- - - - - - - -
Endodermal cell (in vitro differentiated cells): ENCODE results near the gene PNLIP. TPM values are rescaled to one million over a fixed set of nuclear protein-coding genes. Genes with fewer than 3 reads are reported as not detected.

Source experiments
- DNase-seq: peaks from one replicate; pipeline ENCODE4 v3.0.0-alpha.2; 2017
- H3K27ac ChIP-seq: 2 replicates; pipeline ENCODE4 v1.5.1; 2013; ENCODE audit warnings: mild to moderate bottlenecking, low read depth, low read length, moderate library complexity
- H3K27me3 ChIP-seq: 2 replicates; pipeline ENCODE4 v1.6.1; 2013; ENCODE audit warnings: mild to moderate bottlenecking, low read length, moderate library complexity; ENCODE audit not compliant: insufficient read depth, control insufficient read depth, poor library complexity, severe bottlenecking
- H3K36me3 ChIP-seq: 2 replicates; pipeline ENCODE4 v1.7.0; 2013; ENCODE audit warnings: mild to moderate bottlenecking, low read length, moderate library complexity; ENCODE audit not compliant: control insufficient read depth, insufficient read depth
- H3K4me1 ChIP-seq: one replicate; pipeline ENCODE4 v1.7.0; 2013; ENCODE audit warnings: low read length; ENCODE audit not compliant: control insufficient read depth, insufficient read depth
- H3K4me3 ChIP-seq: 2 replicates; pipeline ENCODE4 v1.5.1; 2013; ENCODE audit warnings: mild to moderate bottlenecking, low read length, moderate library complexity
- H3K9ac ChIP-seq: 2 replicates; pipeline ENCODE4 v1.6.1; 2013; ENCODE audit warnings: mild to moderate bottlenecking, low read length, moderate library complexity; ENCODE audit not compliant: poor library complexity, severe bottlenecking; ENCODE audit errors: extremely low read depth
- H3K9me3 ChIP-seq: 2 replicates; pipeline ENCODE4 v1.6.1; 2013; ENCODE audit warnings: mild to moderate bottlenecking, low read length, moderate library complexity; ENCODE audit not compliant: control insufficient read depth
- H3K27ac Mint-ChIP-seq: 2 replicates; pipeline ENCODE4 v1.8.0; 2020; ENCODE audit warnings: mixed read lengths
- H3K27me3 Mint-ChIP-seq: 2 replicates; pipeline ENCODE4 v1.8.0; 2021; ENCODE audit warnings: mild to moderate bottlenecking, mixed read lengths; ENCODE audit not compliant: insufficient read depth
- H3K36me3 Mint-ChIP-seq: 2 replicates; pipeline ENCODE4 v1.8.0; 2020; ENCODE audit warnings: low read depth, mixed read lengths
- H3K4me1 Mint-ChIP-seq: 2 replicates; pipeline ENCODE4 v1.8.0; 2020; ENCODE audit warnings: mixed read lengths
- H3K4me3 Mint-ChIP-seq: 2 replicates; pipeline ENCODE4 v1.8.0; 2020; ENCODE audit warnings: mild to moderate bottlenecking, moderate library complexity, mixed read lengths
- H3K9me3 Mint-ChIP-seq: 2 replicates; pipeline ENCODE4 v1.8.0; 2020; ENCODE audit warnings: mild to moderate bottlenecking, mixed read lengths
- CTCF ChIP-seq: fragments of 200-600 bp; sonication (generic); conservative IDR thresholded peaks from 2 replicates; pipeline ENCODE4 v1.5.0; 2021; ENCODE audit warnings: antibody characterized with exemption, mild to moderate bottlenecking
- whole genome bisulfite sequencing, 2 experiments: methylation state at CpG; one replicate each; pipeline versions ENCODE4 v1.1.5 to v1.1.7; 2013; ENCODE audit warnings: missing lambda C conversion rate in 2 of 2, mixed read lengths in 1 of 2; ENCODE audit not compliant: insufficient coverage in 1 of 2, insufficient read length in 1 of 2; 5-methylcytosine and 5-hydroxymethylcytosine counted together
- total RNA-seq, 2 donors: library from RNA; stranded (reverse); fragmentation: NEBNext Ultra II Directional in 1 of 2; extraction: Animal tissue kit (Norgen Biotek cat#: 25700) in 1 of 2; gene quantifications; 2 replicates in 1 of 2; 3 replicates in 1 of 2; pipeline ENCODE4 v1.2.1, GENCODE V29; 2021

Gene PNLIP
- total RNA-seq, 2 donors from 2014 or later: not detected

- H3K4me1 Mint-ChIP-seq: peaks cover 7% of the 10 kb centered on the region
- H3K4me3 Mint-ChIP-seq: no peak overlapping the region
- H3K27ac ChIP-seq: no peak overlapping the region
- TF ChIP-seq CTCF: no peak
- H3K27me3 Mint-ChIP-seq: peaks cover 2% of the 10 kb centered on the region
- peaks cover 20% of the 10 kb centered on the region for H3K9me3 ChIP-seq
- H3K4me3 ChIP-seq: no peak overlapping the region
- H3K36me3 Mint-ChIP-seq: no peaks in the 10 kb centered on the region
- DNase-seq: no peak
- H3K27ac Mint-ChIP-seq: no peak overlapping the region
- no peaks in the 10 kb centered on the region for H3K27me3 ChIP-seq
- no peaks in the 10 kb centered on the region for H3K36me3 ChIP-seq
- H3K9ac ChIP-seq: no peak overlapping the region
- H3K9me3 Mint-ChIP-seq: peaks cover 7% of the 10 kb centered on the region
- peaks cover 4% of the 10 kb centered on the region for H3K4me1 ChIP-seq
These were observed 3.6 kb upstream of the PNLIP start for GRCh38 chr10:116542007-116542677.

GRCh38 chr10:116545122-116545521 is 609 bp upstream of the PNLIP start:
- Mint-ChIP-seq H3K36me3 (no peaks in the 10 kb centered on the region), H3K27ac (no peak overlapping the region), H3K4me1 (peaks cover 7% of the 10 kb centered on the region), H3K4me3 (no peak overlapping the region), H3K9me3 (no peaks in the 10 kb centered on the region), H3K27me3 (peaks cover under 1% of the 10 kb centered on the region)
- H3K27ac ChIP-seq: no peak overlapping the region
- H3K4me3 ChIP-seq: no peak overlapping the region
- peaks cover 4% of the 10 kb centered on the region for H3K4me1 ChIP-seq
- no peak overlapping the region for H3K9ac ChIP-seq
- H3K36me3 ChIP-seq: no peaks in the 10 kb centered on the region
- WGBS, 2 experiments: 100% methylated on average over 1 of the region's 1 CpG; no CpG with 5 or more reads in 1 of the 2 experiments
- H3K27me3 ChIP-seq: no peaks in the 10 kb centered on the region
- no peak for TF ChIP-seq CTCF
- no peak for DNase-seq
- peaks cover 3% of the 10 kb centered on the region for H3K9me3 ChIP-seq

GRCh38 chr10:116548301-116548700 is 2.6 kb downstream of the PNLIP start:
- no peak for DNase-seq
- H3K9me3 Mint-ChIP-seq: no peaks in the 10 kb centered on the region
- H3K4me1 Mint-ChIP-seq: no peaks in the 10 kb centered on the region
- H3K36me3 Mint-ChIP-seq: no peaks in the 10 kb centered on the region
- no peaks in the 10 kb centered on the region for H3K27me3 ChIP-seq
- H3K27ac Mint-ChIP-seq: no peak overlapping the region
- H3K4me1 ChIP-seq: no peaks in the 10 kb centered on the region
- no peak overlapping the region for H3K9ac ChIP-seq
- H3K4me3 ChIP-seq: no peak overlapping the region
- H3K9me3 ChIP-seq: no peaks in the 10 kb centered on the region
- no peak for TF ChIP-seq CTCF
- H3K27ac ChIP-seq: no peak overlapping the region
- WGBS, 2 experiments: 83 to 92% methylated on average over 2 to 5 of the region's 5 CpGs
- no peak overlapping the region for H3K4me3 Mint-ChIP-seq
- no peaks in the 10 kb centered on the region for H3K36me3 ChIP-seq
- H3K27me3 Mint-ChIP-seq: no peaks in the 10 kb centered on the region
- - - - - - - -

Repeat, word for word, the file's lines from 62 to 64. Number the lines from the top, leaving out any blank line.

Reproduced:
- H3K27ac ChIP-seq: no peak overlapping the region
- WGBS, 2 experiments: 83 to 92% methylated on average over 2 to 5 of the region's 5 CpGs
- no peak overlapping the region for H3K4me3 Mint-ChIP-seq